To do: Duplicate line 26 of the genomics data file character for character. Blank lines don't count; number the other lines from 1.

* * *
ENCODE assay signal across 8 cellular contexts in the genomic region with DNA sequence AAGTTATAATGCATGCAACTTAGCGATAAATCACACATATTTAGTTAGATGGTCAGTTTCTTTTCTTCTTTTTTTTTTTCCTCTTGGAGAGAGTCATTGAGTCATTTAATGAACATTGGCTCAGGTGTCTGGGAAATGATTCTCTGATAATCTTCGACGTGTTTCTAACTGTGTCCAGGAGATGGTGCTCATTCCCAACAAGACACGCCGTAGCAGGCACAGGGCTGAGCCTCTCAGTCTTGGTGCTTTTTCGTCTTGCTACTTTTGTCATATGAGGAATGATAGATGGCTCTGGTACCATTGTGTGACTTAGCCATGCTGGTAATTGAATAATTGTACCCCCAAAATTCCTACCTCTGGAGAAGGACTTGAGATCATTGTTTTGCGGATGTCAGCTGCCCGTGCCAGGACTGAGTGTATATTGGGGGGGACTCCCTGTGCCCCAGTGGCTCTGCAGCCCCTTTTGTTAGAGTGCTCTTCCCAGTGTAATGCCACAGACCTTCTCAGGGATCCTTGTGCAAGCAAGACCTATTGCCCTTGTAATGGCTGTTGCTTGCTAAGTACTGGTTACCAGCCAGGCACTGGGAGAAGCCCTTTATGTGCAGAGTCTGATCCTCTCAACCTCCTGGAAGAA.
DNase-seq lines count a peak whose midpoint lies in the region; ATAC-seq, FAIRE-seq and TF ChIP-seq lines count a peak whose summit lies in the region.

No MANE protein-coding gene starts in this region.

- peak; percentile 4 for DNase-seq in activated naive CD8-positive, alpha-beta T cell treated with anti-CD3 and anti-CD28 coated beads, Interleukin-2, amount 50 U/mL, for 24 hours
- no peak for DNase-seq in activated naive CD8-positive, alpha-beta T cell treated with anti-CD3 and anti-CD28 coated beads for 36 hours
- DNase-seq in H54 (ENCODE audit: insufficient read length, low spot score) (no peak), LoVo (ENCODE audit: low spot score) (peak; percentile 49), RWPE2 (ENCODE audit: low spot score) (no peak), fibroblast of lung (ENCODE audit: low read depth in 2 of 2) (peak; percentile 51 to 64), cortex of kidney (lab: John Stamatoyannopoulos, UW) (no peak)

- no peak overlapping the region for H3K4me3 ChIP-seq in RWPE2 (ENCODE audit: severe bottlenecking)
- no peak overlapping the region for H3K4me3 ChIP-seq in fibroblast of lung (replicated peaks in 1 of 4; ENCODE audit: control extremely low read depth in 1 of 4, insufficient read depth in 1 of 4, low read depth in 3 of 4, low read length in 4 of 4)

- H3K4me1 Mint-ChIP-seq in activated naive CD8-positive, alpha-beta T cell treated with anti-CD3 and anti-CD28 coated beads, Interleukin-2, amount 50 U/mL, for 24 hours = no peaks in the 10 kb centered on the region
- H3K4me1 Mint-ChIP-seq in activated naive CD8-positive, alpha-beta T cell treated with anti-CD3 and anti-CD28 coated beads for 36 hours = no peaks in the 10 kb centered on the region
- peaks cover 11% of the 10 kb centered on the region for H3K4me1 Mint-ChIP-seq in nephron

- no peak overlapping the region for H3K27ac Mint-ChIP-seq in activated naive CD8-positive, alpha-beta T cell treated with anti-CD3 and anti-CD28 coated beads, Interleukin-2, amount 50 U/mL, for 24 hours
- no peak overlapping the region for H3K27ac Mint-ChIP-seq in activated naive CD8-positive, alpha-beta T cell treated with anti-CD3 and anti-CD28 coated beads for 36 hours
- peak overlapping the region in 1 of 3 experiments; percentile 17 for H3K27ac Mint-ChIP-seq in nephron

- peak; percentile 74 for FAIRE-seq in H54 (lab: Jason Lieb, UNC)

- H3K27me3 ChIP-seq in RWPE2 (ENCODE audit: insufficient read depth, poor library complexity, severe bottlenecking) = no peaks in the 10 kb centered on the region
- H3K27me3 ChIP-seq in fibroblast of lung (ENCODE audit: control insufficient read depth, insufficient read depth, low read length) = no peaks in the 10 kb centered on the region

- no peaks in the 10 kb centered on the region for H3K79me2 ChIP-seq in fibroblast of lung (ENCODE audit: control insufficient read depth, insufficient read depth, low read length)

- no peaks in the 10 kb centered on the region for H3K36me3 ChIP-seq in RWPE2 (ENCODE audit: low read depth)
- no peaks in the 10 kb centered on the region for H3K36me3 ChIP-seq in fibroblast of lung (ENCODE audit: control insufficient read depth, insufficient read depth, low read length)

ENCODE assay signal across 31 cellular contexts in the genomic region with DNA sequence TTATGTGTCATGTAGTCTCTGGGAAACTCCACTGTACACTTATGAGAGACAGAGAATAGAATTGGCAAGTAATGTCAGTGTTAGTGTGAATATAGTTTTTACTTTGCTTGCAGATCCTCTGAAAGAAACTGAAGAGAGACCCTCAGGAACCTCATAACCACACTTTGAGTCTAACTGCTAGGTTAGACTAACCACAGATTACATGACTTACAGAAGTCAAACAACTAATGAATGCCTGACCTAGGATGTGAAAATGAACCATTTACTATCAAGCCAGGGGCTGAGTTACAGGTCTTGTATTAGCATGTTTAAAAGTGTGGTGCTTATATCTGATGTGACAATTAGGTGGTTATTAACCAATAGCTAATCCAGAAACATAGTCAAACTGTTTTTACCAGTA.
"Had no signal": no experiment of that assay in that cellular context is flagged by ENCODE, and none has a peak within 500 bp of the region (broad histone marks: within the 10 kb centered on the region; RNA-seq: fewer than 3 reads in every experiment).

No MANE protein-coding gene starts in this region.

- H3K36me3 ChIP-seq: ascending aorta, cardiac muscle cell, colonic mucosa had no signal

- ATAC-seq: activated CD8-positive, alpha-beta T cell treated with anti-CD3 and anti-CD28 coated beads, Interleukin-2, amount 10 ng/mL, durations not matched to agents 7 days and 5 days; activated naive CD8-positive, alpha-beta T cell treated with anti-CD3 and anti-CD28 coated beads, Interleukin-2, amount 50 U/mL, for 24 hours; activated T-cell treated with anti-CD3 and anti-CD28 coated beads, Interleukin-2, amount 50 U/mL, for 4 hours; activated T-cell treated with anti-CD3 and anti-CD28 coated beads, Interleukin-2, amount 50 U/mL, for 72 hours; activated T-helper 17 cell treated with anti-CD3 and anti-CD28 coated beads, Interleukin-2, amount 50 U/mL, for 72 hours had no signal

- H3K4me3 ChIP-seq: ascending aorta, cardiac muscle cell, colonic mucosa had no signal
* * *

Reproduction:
- H3K4me3 ChIP-seq: ascending aorta, cardiac muscle cell, colonic mucosa had no signal